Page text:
In our blog post Naturally Dried Vs Chemically preserved flowers, we outlined the key differences between the two drying processes commonly used to dry flowers. There are a lot of businesses currently promoting their chemically preserved flowers as ‘sustainable’ and ‘eco-friendly’ choices, however they are far from this and it’s important to be aware of the differences in order to make conscious and informed purchases.

When you’re looking for your next everlasting arrangement, ask these three easy questions to your flower provider before committing to a decision:

 1. What was the process used to dry these flowers?

All of our flowers at Know The Rose have been dried using a traditional, chemical-free method which involves hanging flowers upside down in a dark space for up to a month. This process is completely natural, and therefore the most eco-friendly option. If the flowers have been ‘preserved’ this generally means they’ve undergone heat treatment such as synthetic dying, bleaching, anti-mould chemicals or water-soluble plastic coating. Although the colours might be brighter and they may last a few extra weeks, these flowers are definitely not a sustainable option.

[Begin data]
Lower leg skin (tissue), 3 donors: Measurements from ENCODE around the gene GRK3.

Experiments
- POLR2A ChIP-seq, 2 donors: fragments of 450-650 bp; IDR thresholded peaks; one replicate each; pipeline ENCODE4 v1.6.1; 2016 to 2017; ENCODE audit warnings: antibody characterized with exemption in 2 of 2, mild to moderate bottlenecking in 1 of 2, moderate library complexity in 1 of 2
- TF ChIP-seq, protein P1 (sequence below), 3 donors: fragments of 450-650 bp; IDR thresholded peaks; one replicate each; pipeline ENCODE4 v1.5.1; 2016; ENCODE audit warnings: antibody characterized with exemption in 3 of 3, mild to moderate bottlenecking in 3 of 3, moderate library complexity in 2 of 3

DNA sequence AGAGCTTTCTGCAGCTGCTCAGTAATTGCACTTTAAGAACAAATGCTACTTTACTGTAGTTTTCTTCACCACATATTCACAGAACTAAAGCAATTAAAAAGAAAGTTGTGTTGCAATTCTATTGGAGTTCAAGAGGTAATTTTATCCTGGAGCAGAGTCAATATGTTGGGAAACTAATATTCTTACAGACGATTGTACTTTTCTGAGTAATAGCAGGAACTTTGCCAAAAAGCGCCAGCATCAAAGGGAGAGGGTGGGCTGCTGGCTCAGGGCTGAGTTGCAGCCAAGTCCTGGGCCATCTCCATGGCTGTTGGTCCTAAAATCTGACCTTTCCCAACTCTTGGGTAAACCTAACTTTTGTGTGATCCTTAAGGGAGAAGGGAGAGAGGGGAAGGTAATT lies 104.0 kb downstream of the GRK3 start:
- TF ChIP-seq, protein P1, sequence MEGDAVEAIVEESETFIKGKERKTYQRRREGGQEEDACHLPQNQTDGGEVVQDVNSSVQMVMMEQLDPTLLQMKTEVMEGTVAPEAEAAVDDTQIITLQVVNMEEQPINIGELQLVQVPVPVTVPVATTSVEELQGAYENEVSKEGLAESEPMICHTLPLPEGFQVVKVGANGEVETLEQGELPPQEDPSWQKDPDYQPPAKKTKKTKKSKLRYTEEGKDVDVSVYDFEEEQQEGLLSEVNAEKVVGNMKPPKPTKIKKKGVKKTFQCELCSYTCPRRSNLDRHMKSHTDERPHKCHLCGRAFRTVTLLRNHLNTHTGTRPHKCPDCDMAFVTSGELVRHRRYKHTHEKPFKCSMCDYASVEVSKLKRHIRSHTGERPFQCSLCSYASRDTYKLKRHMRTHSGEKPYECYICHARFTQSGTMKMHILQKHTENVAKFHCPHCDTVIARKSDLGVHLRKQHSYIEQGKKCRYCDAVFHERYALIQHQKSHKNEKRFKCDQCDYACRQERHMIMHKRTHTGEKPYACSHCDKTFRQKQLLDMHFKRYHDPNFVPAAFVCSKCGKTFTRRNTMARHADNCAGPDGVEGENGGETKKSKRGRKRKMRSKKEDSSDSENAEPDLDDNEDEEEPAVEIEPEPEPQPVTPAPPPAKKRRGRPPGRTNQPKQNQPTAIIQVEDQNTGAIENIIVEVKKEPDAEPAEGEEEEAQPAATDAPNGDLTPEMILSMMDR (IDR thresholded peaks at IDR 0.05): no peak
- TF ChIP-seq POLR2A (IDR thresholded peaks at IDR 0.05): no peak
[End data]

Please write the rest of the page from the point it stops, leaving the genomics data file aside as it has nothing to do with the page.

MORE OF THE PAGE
See below comparison of our naturally dried Blushing Bride Bunch Vs a chemically preserved bouquet. Notice how bright the colours are in the preserved bunch - If you go for a walk and can't find these colours out in nature, then that's a good indication that they've been treated with chemical dyes. 

Image 01: Know The Rose / Image 02: via Pinterest. 

2. Have these flowers been chemically treated?

Most dried flower providers aren’t willing to share these important details, so if their response to the first question was simply ‘these flowers have been preserved’, follow up with this second question, enquiring about the materials used to treat the preserved flowers. If they’ve been naturally dried like our flowers at Know The Rose, then the answer will simply be no! The traditional hanging technique does not require any chemicals throughout the drying process.

3. Can these flowers be composted?

This simple question could possibly be the most important one to ask. RMIT University environmental microbiologist Professor Andrew Ball says that as a rule, “if you are unable to determine the process used for the preservation and bleaching, then I suggest not to compost it”. The harmful compounds used throughout the bleaching process are not suitable for release back into the natural environment and should be sent to landfill after use. On the other hand, naturally dried flowers like ours can be composted after use, returning the organic components back into the soil where they originated from.

As always, if you have any questions at all feel free to get in touch, send us a message on Instagram or email us at

November 16, 2021 — Rosie Browning